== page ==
Sean Molin - 500px portfolio! That’s exactly what I’ve been getting set up, too!

Koesmanto Bong - Wow! Was it really that long ago? 2007? Man, I didn’t really think about the whole “no flash? are you sure?” implication :-) Glad I could play a tiny part of your huge success. Your work continues to be an inspiration and hopefully we’ll get to collaborate again in the future.

Arnold Limantono - so true >> And there’s something more honest about it. I admit; whenever I look at another photographer’s site I usually skip the portfolio and go straight for the blog. Yes, even a monkey can take a great photo occasionally, but what have you done lately?

Matt Shumate - RB out in front once again. I’m sure I’ll follow shortly (or as soon as I can find a good solution). Ditto on not being able to change the portfolio at seasons at a time. Ugh. That kills me.

sam hurd - totally agree. i’m in the midst of a redesign myself with this exact approach. my portfolio will be a small set of my absolute fav photos, while my blog will be front and center. it’s actually like that now, but i’m ditching the current layout :)

Mandy - I go straight for the blog, too.

Bernie Greene - London Portrait Photographer - You said it man. I’ve been thinking the same thing about my front page being my blog for ages. It’s kind of frightening but it tells people you are live and doing something.

I always look at the ports of other photographers but I absolutely look at their blogs too. The blog is where you find out who they are and whether or not you like them.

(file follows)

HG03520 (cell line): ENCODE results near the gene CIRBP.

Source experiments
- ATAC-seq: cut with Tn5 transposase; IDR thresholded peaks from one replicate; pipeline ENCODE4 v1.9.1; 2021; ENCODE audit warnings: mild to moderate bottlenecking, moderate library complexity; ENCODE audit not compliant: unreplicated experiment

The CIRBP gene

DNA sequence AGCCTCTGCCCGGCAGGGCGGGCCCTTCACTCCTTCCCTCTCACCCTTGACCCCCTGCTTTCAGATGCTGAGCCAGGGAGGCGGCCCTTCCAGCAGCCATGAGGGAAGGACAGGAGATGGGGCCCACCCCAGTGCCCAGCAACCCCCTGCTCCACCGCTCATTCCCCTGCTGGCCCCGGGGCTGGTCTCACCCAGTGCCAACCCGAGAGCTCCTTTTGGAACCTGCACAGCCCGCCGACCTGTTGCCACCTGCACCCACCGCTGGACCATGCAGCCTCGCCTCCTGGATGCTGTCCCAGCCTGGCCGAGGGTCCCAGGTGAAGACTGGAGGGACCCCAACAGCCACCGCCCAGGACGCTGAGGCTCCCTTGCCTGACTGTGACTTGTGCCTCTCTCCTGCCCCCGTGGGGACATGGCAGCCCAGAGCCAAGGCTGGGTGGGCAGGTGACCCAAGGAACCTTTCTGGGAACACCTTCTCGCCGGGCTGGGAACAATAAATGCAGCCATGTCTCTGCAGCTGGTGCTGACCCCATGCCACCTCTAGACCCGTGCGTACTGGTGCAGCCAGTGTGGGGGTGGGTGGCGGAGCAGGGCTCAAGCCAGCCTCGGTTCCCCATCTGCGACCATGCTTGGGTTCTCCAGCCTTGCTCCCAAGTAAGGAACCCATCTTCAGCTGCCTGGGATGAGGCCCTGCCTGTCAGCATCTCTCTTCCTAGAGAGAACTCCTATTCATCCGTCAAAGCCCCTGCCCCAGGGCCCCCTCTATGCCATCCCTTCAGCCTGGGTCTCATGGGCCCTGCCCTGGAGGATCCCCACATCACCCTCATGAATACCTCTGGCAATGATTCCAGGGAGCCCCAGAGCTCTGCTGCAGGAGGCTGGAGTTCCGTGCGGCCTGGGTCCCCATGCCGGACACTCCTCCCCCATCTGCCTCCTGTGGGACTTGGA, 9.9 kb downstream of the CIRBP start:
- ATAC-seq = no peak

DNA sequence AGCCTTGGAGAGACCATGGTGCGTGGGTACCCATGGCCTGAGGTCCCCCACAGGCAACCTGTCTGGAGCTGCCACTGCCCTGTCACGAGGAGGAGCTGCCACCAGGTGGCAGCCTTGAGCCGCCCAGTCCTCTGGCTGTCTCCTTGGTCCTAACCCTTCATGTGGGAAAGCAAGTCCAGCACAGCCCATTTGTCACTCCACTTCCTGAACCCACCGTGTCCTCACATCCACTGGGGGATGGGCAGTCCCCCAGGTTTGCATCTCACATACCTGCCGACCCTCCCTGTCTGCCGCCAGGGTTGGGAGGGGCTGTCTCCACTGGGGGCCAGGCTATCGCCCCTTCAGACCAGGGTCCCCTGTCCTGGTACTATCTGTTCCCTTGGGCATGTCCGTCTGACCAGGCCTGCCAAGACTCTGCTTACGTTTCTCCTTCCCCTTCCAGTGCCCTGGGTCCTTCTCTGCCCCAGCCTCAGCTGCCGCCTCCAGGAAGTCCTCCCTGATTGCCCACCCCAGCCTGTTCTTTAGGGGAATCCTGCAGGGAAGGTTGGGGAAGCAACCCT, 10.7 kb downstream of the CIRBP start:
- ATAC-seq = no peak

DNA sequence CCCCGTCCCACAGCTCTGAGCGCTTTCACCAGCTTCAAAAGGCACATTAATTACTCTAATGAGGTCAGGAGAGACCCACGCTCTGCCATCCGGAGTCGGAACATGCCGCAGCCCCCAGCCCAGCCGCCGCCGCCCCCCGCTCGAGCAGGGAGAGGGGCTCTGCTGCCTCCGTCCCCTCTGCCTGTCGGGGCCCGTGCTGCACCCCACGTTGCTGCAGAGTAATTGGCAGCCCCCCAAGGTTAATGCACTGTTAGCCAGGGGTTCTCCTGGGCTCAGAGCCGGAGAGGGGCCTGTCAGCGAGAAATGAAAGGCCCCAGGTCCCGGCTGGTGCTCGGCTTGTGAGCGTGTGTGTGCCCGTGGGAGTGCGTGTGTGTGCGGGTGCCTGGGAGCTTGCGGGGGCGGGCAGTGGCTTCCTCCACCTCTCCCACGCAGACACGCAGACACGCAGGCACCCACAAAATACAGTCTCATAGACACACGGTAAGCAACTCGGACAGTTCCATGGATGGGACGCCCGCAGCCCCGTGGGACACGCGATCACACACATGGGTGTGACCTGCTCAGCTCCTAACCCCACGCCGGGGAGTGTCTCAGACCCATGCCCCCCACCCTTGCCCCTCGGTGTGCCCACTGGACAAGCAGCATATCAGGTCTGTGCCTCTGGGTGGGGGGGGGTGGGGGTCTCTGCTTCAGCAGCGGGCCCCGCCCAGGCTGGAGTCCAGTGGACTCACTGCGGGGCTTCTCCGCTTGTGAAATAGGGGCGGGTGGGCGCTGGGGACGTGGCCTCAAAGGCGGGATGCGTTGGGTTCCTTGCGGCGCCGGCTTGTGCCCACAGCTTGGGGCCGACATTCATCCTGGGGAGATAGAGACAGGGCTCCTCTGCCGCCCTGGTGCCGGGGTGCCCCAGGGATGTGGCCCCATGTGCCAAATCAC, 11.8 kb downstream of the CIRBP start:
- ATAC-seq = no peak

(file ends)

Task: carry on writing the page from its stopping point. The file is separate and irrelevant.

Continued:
It’s strange for a creative business that people will still hire you on how much they like you as long as they also like your work. But I think it’s the truth.

Chantal Brown Photography - I am so glad you wrote this because I’ve been so confused whether I should have a portfolio or a blog or both? I decided to have a blog only without /blog append to the end of the URL. However, I do have a menu to Portfolio but it gives a slideshow. Can someone look at my website and provide feedbacks?

Mait Jüriado - Thanks Ryan for pointing out Estonia:) Come visit us someday! You will love it.

Sally Credle Watts - I never look at the portfolios anymore. And every once in a while, when I come across a hugely talented photographer who only has galleries and no blog, I get unreasonably irritated about it.

Chantal Brown - I am so glad you wrote this because I’ve been so confused whether I should have a portfolio or a blog or both? I decided to have a blog only without /blog append to the end of the URL. However, I do have a menu to Portfolio but it gives a slideshow. Can someone look at my website and provide feedbacks?

Mike Swiegot - I agree 100%. I also skip the portfolio and head straight to the blog. I find that a blog is more personal and intimate and as you said more honest, which is great for wedding photography as you want your clients to feel more at ease and trusting. I also believe it helps to have personal work on your blog, as it shows that you are passionate about what you do even when you are not working.

Anton Chia - Agreed, I jump straight to the blog when I view photographer’s sites.

Tauno Ööbik - It is so weird, I am just randomly browsing the web and you are second one who mentioned Estonia. As I have today visited two blogs only it is too weird :)
Btw, you are doing great job with your blog!